The fishing has been steady, if not spectacular as yet. The cold downstream winds of late have not helped.
Middle River (Longparish downstream to Romsey)
Last updated 18 July 2017
The Mayfly had all but finished by the June weedcut, after some massive returns of Spinner on the evenings of the 25th and 26th May.
The weedcut concentrated on the Ribbon Weed in the deeper stretches. We left the shallows to hold the water up and cut runs and holes so the fishermen could see a fish or two.
Small black flies have been successful. The fish are taking something very small in amongst the Medium Olives and Spurwings. The evening rise has been sporadic and usually late on. A Sedge cast into the faster more oxygenated riffles will often be taken.
River levels are as expected after the long, hot, dry spell. They are holding up, though, helped by the rampant weed growth and the lack of swans eating it. River temperatures are hovering around 20 degrees C in the afternoons, not ideal for Trout in the River or the Farms.
We have had several trees down in recent weeks. They are working overtime, sucking up huge quantities of water to keep up with evaporation and must be stressed.
This year seems to be ideal for Damsel and Dragonflies, the fringes are alive with them. Marbled White butterflies are also prevalent in the Meadows.
11 May 2017
The Fishing started on our River Beats at Leckford on 1st May. Cold NE winds have made the fishing difficult but fish have been rising to Iron Blue, Hawthorn and Black Gnats. The River is a bit coloured in the afternoons when the sun is shining and still quite cold. Weed growth is slow to get going but will no doubt go mad as the temperatures climb. Odd Mayfly hatching but still early days. We need some rain.
Flows are low water temps are high (peaked out over 23 degrees !) but the resultant levels aren’t bad due to exceptional weed growth .. water is very clear and little weed has been cut , just enough to create some velocity around the main lies… 75 salmon and grilse for the Test so far and although fish aren’t moving far fresh grilse are sneaking up the system . However water temps mean fishing is either suspended or very hard work . Sea trout are present in the lower river but again takes are hard to come by due directly to the temperature ..Trout fishing is good early and late … tough going throughout the heat of the day . Good numbers of olive spinner and sedge on the water after 9pm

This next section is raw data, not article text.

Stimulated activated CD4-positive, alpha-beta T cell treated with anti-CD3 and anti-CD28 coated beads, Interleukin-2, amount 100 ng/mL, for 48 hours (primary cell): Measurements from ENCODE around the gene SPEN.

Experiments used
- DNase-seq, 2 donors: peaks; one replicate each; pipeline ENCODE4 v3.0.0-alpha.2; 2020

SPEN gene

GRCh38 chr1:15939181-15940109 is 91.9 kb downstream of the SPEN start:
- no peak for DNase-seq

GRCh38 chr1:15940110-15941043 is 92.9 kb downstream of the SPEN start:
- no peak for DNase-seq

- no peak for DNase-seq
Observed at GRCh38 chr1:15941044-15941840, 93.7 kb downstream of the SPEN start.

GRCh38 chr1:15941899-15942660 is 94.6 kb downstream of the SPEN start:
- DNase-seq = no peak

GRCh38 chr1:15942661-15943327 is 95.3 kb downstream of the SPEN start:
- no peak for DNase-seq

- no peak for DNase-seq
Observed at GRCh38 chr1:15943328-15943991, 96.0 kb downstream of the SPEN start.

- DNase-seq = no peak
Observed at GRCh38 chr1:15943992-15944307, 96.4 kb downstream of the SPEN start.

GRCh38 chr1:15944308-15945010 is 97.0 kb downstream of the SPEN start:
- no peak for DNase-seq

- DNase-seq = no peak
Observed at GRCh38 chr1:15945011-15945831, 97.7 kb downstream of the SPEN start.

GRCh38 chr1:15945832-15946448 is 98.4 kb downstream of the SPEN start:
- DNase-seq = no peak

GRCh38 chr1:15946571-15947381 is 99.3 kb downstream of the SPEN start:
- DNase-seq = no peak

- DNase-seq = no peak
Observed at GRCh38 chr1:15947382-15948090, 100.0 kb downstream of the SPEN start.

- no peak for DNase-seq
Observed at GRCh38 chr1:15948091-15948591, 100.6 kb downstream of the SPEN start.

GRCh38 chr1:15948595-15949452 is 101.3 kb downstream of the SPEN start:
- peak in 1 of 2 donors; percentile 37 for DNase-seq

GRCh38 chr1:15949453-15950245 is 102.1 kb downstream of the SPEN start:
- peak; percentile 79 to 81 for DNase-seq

9 May 2107
Flows are low but as the weed takes hold the levels are holding. One salmon grassed so far at Broadlands. 8 at Testwood. Also the first few sea trout are starting to nose their way into the lower river.
Grannom and Hawthorn have been plentiful as have LDOs and BWOs. Recently the Mayfly have started to trickle off in the afternoons. Unfortunately, the north wind has kept all rising fish firmly at the bottoms of the pools and all fly life thus far is safe. A slow start on the lower river
Upper River (above Winchester)
Last updated 3 September
The river continues to fish well during the daytime with olives hatching throughout the morning and early afternoon. A number of fishermen have reported excellent fishing over the last few weeks with both cdc and sedge proving effective, and September usually continues in the same vein. For the time being, barring the resident pairs, the river remains swan free, though this may not last much longer with a large armada sitting on Avington Lake waiting to muscle in on the mainstream. An osprey called in for a couple of days over the bank holiday before heading south.
What a difference a few weeks of proper rain makes with that extra increase in flow making the riverbed look rejuvenated. Even some of the blanket weed has dispersed, and hopefully with no more prolonged hot weather the rest can be shifted during the August weedcut. There is still a steady hatch of olives during the middle of the day with both trout and grayling quite active perhaps enlivened by the increased flow, and the riverbanks look a picture with almost every variety of chalkstream plant in flower. Summer must be drawing on as the swifts have left us and the first cormorants have started plaguing the river having returned from nesting away from the valley.
17 July 2017